As a teacher, my students confided in me about many harrowing aspects of their lives. I never crossed the line and shared my biggest problem with them—but now I wish I had.


October 30 • 2:00 PM

How Dark Money Got a Mining Company Everything It Wanted

An accidentally released court filing reveals how one company secretly gave money to a non-profit that helped get favorable mining legislation passed.


October 30 • 12:00 PM

The Halloween Industrial Complex

The scariest thing about Halloween might be just how seriously we take it. For this week’s holiday, Americans of all ages will spend more than $5 billion on disposable costumes and bite-size candy.


October 30 • 10:00 AM

Sky’s the Limit: The Case for Selling Air Rights

Lower taxes and debt, increased revenue for the city, and a much better use of space in already dense environments: Selling air rights and encouraging upward growth seem like no-brainers, but NIMBY resistance and philosophical barriers remain.


October 30 • 9:00 AM

Cycles of Fear and Bias in the Criminal Justice System

Exploring the psychological roots of racial disparity in U.S. prisons.


October 30 • 8:00 AM

How Do You Make a Living, Email Newsletter Writer?

Noah Davis talks to Wait But Why writer Tim Urban about the newsletter concept, the research process, and escaping “money-flushing toilet” status.



October 30 • 6:00 AM

Dreamers of the Carbon-Free Dream

Can California go full-renewable?


October 30 • 5:08 AM

We’re Not So Great at Rejecting Each Other

And it’s probably something we should work on.


October 30 • 4:00 AM

He’s Definitely a Liberal—Just Check Out His Brain Scan

New research finds political ideology can be easily determined by examining how one’s brain reacts to disgusting images.


October 29 • 4:00 PM

Should We Prosecute Climate Change Protesters Who Break the Law?

A conversation with Bristol County, Massachusetts, District Attorney Sam Sutter, who dropped steep charges against two climate change protesters.


October 29 • 2:23 PM

Innovation Geography: The Beginning of the End for Silicon Valley

Will a lack of affordable housing hinder the growth of creative start-ups?


October 29 • 2:00 PM

Trapped in the Tobacco Debt Trap

A refinance of Niagara County, New York’s tobacco bonds was good news—but for investors, not taxpayers.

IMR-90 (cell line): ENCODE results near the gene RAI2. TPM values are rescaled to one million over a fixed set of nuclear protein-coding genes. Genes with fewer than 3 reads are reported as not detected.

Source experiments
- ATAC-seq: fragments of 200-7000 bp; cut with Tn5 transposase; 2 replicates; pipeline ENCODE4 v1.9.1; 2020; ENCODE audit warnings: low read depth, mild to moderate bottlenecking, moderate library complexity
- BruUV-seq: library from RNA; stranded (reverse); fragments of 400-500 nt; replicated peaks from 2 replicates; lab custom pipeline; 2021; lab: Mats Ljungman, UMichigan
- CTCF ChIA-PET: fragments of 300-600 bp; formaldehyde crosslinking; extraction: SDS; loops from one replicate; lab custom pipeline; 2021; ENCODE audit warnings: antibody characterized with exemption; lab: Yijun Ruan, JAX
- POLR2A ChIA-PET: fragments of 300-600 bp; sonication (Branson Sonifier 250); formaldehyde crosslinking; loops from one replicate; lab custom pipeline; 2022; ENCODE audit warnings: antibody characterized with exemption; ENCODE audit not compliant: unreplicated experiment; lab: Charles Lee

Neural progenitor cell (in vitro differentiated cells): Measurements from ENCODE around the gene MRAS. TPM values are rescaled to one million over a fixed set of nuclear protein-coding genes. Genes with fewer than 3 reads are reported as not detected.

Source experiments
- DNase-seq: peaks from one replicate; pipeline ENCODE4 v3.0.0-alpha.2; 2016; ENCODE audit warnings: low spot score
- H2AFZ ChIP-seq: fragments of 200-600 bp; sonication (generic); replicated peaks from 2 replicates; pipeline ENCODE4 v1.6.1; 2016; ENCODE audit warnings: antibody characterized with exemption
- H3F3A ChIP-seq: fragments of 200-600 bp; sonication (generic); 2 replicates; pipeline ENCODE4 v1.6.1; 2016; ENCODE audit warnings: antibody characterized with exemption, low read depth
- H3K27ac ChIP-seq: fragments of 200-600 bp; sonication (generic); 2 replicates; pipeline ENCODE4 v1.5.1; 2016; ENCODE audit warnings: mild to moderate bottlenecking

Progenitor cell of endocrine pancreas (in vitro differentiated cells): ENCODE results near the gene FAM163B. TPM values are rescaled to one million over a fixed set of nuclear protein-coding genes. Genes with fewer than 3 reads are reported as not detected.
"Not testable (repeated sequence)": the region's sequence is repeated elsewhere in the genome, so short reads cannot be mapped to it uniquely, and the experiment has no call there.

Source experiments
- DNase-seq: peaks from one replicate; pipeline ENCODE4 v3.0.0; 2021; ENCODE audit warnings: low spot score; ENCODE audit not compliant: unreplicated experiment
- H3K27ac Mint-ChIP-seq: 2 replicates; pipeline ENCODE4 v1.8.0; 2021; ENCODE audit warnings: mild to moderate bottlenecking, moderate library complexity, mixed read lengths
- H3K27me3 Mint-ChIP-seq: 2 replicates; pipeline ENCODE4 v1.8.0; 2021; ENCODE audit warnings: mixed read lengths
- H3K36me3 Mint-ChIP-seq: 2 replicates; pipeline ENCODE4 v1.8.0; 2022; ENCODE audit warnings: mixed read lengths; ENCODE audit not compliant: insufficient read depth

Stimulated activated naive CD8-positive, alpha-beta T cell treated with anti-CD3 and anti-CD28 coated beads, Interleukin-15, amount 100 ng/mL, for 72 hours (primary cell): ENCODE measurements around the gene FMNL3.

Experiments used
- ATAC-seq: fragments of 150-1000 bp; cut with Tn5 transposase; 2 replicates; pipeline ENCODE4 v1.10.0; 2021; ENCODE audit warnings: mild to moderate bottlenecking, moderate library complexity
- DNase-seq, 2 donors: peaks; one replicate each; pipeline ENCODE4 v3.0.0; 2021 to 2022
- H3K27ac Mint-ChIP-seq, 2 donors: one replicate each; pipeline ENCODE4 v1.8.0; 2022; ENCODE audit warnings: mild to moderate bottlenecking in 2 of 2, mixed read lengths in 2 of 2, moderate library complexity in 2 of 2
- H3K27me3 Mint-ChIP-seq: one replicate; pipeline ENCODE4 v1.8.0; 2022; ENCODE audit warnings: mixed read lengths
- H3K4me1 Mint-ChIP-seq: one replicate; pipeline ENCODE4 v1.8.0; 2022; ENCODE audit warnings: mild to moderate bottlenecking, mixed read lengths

October 29 • 12:00 PM

Purity and Self-Mutilation in Thailand

During the nine-day Phuket Vegetarian Festival, a group of chosen ones known as the mah song torture themselves in order to redirect bad luck and misfortune away from their communities and ensure a year of prosperity.


October 29 • 10:00 AM

Can Proposition 47 Solve California’s Problem With Mass Incarceration?

Reducing penalties for low-level felonies could be the next step in rolling back draconian sentencing laws and addressing the criminal justice system’s long legacy of racism.


October 29 • 9:00 AM

Chronic Fatigue Syndrome and the Brain

Neuroscientists find less—but potentially stronger—white matter in the brains of patients with CFS.


October 29 • 8:00 AM

America’s Bathrooms Are a Total Failure

No matter which American bathroom is crowned in this year’s America’s Best Restroom contest, it will still have a host of terrible flaws.


Follow us


Levels of Depression Could Be Evaluated Through Measurements of Acoustic Speech

Engineers find tell-tale signs in speech patterns of the depressed.

We’re Not So Great at Rejecting Each Other

And it's probably something we should work on.

Chronic Fatigue Syndrome and the Brain

Neuroscientists find less—but potentially stronger—white matter in the brains of patients with CFS.

Incumbents, Pray for Rain

Come next Tuesday, rain could push voters toward safer, more predictable candidates.

Could Economics Benefit From Computer Science Thinking?

Computational complexity could offer new insight into old ideas in biology and, yes, even the dismal science.

The Big One

One town, Champlain, New York, was the source of nearly half the scams targeting small businesses in the United States last year. November/December 2014

Copyright © 2014 by Pacific Standard and The Miller-McCune Center for Research, Media, and Public Policy. All Rights Reserved.